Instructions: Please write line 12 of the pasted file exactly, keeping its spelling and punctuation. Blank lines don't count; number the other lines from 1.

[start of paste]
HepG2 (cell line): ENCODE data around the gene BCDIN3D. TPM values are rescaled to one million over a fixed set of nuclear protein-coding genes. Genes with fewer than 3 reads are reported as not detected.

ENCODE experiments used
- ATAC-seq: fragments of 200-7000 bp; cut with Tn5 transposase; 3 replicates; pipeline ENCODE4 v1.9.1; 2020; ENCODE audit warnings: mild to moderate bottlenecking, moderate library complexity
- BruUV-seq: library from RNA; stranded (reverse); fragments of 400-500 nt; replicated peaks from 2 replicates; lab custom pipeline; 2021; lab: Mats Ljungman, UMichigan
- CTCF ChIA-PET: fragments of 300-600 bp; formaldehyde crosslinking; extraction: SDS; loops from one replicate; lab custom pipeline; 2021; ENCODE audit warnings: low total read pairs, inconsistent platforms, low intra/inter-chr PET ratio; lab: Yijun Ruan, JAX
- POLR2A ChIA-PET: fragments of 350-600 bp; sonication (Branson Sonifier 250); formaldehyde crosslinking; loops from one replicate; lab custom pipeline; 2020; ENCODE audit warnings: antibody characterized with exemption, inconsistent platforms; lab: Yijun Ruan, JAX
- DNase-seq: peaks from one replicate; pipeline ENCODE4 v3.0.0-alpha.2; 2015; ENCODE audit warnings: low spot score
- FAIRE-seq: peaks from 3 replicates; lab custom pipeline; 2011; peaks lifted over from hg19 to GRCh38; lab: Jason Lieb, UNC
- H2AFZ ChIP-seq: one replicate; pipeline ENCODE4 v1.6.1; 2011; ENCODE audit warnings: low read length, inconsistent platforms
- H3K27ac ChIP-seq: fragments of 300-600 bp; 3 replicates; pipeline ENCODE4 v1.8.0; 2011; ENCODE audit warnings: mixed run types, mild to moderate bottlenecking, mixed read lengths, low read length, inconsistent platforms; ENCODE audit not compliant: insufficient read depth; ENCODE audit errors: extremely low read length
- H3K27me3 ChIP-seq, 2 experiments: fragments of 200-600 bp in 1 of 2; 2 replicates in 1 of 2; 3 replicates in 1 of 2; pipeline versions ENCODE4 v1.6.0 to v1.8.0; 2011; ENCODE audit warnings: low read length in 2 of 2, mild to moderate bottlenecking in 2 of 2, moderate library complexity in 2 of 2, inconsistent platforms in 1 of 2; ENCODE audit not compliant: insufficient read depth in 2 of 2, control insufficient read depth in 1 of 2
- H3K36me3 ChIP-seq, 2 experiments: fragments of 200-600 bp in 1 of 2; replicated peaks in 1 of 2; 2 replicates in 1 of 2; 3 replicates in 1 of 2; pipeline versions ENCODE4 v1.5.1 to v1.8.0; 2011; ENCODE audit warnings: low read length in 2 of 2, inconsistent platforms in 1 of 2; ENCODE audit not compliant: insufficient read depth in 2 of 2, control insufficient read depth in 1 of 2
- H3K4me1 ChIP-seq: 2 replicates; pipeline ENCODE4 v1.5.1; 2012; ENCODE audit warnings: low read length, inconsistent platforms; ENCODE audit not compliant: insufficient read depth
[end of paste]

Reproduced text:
- H3K36me3 ChIP-seq, 2 experiments: fragments of 200-600 bp in 1 of 2; replicated peaks in 1 of 2; 2 replicates in 1 of 2; 3 replicates in 1 of 2; pipeline versions ENCODE4 v1.5.1 to v1.8.0; 2011; ENCODE audit warnings: low read length in 2 of 2, inconsistent platforms in 1 of 2; ENCODE audit not compliant: insufficient read depth in 2 of 2, control insufficient read depth in 1 of 2